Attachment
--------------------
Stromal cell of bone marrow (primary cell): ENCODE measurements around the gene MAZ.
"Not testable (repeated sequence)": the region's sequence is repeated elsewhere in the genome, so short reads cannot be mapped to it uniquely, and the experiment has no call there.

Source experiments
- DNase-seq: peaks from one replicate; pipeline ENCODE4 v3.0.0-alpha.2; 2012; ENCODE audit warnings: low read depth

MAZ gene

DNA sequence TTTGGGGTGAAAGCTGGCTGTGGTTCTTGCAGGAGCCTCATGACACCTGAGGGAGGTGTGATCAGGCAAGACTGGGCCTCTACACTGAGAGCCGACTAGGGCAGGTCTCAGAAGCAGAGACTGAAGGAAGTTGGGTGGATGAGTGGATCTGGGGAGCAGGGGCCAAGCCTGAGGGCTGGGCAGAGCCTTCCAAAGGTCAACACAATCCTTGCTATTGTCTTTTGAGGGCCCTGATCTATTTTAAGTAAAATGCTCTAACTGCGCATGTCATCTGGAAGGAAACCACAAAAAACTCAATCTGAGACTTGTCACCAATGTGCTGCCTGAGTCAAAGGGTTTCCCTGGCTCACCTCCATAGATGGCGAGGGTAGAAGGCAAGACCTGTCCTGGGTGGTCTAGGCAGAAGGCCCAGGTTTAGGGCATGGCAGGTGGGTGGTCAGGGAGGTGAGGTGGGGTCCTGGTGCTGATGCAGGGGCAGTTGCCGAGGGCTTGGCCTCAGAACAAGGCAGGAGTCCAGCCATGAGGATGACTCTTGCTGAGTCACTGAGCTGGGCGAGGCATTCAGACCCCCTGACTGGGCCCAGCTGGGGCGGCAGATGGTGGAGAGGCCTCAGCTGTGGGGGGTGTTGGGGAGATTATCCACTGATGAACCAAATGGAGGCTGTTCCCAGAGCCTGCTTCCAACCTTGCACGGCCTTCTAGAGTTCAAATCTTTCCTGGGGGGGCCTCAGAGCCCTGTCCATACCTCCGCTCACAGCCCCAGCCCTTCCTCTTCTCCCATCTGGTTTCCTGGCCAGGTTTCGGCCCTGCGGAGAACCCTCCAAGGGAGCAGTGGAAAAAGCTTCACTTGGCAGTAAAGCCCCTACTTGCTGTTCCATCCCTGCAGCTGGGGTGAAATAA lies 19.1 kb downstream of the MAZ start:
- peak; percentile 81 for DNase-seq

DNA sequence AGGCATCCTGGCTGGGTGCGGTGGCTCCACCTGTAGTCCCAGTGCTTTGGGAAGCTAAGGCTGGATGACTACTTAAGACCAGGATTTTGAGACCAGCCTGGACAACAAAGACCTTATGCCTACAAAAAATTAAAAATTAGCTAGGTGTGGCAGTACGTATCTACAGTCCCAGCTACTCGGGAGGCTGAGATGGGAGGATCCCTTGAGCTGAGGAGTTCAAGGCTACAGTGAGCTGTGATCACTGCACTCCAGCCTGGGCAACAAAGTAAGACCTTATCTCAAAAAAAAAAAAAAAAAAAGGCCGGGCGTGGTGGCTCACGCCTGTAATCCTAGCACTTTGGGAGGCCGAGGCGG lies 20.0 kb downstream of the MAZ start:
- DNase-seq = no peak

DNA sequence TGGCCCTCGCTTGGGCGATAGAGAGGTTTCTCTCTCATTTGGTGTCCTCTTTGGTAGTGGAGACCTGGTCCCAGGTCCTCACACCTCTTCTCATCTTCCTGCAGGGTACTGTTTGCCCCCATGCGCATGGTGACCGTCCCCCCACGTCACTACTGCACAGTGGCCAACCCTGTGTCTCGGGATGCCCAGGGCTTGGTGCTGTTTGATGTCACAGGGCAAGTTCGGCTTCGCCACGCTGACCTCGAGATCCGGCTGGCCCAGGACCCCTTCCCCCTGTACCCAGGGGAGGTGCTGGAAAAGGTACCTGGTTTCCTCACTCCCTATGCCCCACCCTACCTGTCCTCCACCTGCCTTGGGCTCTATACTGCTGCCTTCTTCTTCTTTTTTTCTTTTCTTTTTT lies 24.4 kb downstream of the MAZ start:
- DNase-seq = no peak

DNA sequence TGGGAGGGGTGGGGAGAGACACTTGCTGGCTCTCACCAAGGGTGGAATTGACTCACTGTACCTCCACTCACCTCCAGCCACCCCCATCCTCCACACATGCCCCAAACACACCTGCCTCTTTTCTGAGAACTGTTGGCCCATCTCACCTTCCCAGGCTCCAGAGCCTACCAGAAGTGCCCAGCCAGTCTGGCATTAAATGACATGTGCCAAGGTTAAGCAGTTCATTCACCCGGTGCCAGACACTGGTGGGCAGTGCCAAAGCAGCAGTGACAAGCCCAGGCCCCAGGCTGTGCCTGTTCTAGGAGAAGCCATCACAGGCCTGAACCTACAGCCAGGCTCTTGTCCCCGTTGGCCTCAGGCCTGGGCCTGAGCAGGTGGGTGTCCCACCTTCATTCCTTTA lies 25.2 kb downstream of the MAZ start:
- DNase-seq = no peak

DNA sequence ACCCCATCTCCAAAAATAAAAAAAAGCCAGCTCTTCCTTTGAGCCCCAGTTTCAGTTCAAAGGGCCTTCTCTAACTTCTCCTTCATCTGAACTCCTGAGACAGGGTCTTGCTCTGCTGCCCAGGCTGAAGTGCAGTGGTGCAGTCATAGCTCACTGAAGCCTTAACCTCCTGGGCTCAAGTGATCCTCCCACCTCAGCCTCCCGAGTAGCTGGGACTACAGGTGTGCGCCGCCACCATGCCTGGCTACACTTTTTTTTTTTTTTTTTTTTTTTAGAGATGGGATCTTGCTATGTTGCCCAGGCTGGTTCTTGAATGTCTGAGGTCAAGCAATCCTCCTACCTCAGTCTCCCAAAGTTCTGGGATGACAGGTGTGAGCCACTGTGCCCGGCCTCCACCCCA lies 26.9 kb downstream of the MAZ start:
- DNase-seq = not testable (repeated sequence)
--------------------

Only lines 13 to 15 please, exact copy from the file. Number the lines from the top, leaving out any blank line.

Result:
- DNase-seq = no peak

DNA sequence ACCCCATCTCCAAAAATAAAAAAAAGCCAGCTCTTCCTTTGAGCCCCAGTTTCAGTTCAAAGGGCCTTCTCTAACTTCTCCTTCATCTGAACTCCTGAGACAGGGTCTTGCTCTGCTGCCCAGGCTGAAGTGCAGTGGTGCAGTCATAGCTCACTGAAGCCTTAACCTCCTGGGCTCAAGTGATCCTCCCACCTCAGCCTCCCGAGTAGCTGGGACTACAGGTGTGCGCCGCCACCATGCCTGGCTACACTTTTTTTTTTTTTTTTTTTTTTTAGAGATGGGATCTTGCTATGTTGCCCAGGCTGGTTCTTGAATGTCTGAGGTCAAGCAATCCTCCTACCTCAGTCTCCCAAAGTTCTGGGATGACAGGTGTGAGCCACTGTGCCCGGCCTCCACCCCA lies 26.9 kb downstream of the MAZ start:
- DNase-seq = not testable (repeated sequence)